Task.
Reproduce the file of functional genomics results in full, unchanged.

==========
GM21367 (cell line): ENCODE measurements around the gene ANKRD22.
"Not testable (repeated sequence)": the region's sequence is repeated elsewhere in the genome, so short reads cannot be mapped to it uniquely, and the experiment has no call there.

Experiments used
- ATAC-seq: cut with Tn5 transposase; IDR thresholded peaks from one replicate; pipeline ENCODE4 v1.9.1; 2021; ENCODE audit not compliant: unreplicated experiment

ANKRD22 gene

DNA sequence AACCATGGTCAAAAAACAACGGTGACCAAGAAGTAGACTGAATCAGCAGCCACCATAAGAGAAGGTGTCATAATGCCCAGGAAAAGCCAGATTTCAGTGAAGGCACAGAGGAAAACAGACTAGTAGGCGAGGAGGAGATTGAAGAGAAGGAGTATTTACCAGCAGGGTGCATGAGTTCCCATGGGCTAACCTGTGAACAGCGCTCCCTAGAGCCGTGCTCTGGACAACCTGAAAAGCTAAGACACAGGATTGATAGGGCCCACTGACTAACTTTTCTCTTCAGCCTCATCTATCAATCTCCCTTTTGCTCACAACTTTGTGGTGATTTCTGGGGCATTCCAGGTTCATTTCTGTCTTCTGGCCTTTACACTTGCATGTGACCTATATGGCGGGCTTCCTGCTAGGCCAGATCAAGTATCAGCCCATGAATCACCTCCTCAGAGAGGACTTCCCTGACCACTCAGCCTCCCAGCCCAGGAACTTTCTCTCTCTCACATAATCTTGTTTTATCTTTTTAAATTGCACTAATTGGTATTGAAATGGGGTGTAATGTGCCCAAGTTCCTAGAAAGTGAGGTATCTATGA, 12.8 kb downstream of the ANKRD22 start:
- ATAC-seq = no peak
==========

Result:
GM21367 (cell line): ENCODE measurements around the gene ANKRD22.
"Not testable (repeated sequence)": the region's sequence is repeated elsewhere in the genome, so short reads cannot be mapped to it uniquely, and the experiment has no call there.

Experiments used
- ATAC-seq: cut with Tn5 transposase; IDR thresholded peaks from one replicate; pipeline ENCODE4 v1.9.1; 2021; ENCODE audit not compliant: unreplicated experiment

ANKRD22 gene

DNA sequence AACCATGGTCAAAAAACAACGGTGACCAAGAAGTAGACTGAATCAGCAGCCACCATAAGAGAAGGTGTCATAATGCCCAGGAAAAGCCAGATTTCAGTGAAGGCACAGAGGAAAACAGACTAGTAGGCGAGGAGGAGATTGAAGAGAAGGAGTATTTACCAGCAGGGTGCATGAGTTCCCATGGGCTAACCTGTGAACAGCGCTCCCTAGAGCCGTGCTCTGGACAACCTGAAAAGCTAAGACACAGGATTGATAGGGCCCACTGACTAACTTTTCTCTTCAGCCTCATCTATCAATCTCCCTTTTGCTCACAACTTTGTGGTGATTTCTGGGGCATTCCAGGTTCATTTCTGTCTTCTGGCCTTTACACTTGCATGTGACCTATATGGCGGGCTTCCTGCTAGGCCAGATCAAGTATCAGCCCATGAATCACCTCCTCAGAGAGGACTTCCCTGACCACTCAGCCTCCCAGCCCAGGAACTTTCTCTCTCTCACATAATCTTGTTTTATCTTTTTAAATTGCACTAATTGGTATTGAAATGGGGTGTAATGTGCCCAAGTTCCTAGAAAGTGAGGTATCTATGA, 12.8 kb downstream of the ANKRD22 start:
- ATAC-seq = no peak